320 :     } else {
321 :     # Here we need to add the new feature.
322 :     my $realID = AddFeature($controlBlock, $ordinal, $key, $ftype,
323 :     "", $locations, $translation);
324 :     Trace("Feature $realID added for pseudo-ID $newID.") if T(4);
325 :     # Write a corrected transaction to the transaction output file.
326 :     print TRANSOUT "add\t$realID\t$locations\t$translation\n";
327 :     }
328 :     }
329 :    
330 :     =head3 Change
331 :    
332 :     C<< Change($controlBlock, $fid, $newID, $locations, $aliases, $translation); >>
333 :    
334 :     Replace a feature to the data store. The feature will be marked for deletion and
335 :     a new feature will be put in its place.
336 :    
337 :     This is a much more complicated process than adding a feature. In addition to
338 :     the add, we have to create new aliases and transfer across the assignment and
339 :     the annotations.
340 :    
341 :     =over 4
342 :    
343 :     =item controlBlock
344 :    
345 :     Reference to a hash containing the data structures required to manage feature
346 :     transactions.
347 :    
348 :     =item fid
349 :    
350 :     ID of the feature being changed.
351 :    
352 :     =item newID
353 :    
354 :     New ID to give to the feature.
355 :    
356 :     =item locations
357 :    
358 :     New location to give to the feature, in the form of a comma-separated list of location
359 :     strings in SEED format.
360 :    
361 :     =item aliases (optional)
362 :    
363 :     A new list of alias names for the feature.
364 :    
365 :     =item translation (optional)
366 :    
367 :     New protein translation string for the feature. If this field is omitted and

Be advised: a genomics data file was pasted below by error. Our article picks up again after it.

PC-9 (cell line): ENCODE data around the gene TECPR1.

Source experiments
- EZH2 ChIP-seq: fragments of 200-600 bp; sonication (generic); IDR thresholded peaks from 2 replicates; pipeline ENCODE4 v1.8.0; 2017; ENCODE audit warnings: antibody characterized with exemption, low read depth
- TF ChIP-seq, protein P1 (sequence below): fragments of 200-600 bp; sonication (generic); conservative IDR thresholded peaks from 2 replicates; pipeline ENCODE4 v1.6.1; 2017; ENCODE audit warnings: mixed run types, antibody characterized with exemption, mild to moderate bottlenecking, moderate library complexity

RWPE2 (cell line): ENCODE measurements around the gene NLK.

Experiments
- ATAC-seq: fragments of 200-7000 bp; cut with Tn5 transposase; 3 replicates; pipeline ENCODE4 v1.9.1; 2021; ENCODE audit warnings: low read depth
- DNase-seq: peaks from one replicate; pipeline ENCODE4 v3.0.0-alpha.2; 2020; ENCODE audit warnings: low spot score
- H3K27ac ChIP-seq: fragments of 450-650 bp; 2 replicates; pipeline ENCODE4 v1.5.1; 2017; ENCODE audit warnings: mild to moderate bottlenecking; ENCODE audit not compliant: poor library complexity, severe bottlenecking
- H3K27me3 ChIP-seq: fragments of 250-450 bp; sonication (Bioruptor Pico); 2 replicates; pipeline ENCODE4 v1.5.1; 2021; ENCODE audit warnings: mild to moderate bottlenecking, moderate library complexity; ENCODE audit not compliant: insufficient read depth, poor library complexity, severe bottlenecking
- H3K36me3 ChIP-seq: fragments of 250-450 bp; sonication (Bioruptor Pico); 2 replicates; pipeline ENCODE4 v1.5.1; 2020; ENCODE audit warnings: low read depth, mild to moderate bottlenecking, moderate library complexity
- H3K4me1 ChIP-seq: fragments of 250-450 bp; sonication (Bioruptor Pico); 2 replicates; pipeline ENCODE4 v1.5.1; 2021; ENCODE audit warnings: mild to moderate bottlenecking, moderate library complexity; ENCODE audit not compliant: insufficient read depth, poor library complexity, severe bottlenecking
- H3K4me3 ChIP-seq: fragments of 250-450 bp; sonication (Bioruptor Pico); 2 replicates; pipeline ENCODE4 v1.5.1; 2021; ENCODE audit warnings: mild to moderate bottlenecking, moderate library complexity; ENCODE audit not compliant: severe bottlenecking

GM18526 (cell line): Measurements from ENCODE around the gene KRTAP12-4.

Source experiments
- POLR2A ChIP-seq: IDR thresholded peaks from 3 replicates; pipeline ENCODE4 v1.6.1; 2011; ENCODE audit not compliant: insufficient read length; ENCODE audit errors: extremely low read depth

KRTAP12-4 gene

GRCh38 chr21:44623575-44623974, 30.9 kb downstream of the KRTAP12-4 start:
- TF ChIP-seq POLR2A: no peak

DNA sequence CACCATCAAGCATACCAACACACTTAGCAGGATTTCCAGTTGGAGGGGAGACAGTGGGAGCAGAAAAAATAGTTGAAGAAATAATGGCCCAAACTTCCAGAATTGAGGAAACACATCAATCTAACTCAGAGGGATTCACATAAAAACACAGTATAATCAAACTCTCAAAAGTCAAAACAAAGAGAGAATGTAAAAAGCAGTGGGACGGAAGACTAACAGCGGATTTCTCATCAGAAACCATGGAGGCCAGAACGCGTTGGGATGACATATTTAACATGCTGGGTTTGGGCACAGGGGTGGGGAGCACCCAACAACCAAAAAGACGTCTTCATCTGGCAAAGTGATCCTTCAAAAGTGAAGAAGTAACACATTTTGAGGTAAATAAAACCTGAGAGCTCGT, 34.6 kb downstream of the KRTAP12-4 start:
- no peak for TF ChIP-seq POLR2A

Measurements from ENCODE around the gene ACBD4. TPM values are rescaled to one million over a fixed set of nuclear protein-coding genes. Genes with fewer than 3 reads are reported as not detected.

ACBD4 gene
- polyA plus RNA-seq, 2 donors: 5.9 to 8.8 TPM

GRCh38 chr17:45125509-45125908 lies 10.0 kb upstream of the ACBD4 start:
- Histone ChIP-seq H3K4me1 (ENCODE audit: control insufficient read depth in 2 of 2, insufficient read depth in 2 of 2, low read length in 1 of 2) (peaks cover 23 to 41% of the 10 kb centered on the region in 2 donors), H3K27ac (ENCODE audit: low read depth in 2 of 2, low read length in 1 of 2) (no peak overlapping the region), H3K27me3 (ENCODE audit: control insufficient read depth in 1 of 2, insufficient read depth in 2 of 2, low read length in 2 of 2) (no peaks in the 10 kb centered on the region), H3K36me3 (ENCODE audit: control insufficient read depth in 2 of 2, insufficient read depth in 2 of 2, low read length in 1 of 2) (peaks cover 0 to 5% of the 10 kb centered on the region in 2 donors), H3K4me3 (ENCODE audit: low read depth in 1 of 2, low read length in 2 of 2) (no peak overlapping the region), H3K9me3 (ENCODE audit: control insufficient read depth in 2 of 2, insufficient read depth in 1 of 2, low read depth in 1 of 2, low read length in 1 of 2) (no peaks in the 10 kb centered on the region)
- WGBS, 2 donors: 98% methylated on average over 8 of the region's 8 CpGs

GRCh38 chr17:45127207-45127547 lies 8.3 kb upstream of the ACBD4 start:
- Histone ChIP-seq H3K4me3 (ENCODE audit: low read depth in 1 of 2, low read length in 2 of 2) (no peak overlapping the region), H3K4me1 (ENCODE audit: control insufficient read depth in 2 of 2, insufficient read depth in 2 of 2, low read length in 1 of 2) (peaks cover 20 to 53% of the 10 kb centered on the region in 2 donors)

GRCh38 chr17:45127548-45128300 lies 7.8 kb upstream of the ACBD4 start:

368 :     the feature is a peg, the translation will be generated by normal means.
369 :    
370 :     =back
371 :    
372 :     =cut
373 :    
374 :     sub Change {
375 :     my ($controlBlock, $fid, $newID, $locations, $aliases, $translation) = @_;
376 :     my $fig = $controlBlock->{fig};
377 :     # Extract the feature type and ordinal number from the new ID.
378 :     my ($ftype, $ordinal, $key) = ParseNewID($controlBlock, $newID);
379 :     # If we're counting, we need to count the ID. Otherwise, we need to
380 :     # replace the feature.
381 :     if ($controlBlock->{command} ne 'process') {
382 :     $controlBlock->{idHash}->{$key}++;
383 :     } else {
384 :     # Here we can go ahead and change the feature. First, we must
385 :     # get the old feature's assignment and annotations. Note that
386 :     # for the annotations we ask for the time in its raw format.
387 :     my @functions = $fig->function_of($fid);
388 :     my @annotations = $fig->feature_annotations($fid, 1);
389 :     # Create some counters.
390 :     my ($assignCount, $annotateCount) = (0, 0);
391 :     # Add the new version of the feature and get its ID.
392 :     my $realID = AddFeature($controlBlock, $ordinal, $key, $ftype, $locations,
393 :     $aliases, $translation);
394 :     # Copy over the assignments.
395 :     for my $assignment (@functions) {
396 :     my ($user, $function) = @{$assignment};
397 :     $fig->assign_function($realID, $user, $function);
398 :     $assignCount++;
399 :     }
400 :     # Copy over the annotations.
401 :     for my $annotation (@annotations) {
402 :     my ($oldID, $timestamp, $user, $annotation) = @{$annotation};
403 :     $fig->add_annotation($realID, $user, $annotation, $timestamp);
404 :     $controlBlock->{stats}->Add("annotation", 1);
405 :     $annotateCount++;
406 :     }
407 :     # Mark the old feature for deletion.
408 :     $fig->delete_feature($fid);
409 :     # Tell the user what we did.
410 :     $controlBlock->{stat}->Add("assignments", $assignCount);
411 :     $controlBlock->{stat}->Add("annotations", $annotateCount);
412 :     Trace("Feature $realID created from $fid. $assignCount assignments and $annotateCount annotations copied.") if T(4);
413 :     # Write a corrected transaction to the transaction output file.
414 :     print TRANSOUT "change\t$fid\t$realID\t$locations\t$aliases\t$translation\n";
415 :     }
416 :     }
417 :    
418 :     =head3 Delete
419 :    
420 :     C<< Delete($controlBlock, $fid); >>
421 :    
422 :     Delete a feature from the data store. The feature will be marked as deleted,
423 :     which will remove it from consideration by most FIG methods. A garbage
424 :     collection job will be run later to permanently delete the feature.
425 :    
426 :     =over 4